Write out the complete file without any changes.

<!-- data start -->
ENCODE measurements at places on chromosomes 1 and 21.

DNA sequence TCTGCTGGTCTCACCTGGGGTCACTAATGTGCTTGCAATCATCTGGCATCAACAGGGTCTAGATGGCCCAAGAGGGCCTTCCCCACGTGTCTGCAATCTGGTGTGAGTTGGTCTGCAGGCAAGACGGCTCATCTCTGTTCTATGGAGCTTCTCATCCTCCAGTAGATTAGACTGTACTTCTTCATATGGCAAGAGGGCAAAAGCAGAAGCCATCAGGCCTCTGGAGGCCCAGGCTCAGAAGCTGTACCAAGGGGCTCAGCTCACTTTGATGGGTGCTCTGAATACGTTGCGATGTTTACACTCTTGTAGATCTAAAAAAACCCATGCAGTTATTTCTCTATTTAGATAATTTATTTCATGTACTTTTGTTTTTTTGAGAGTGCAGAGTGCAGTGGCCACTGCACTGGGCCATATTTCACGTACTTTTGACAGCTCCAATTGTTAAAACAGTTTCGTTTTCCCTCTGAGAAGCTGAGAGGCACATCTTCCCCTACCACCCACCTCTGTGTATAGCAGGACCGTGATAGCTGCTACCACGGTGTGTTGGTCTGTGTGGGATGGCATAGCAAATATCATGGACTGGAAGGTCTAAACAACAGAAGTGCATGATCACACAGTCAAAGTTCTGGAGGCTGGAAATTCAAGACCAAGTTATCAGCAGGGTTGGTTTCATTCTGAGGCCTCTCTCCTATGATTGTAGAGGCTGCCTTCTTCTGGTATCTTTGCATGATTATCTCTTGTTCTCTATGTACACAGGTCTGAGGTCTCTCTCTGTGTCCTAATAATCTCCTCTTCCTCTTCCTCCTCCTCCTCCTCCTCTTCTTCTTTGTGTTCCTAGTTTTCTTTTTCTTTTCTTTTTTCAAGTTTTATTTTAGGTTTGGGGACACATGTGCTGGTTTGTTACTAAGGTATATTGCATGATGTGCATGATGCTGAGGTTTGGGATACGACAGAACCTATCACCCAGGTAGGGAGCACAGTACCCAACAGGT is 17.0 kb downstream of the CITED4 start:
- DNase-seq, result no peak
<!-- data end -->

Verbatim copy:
ENCODE measurements at places on chromosomes 1 and 21.

DNA sequence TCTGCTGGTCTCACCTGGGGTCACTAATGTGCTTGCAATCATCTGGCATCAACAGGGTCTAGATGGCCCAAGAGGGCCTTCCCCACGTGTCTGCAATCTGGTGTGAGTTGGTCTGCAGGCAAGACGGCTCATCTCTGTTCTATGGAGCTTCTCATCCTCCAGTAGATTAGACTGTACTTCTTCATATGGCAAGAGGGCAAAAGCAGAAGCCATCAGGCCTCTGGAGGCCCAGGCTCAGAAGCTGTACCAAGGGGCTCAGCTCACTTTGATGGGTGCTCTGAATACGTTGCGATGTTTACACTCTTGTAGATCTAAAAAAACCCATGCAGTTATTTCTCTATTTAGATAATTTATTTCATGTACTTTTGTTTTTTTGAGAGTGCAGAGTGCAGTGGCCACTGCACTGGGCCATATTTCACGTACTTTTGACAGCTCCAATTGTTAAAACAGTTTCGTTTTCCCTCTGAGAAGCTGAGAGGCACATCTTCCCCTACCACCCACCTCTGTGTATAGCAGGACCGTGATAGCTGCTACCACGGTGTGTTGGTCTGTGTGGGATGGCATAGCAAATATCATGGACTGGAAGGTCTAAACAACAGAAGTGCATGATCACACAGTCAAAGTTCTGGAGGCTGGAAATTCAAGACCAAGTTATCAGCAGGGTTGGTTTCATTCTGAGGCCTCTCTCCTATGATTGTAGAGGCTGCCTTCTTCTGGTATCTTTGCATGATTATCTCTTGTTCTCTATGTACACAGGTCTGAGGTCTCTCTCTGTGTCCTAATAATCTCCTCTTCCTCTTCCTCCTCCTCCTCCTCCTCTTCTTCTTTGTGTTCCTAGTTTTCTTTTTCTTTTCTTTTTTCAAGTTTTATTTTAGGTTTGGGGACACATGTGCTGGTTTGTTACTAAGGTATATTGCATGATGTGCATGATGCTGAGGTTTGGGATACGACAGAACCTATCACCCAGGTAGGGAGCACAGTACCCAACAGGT is 17.0 kb downstream of the CITED4 start:
- DNase-seq, result no peak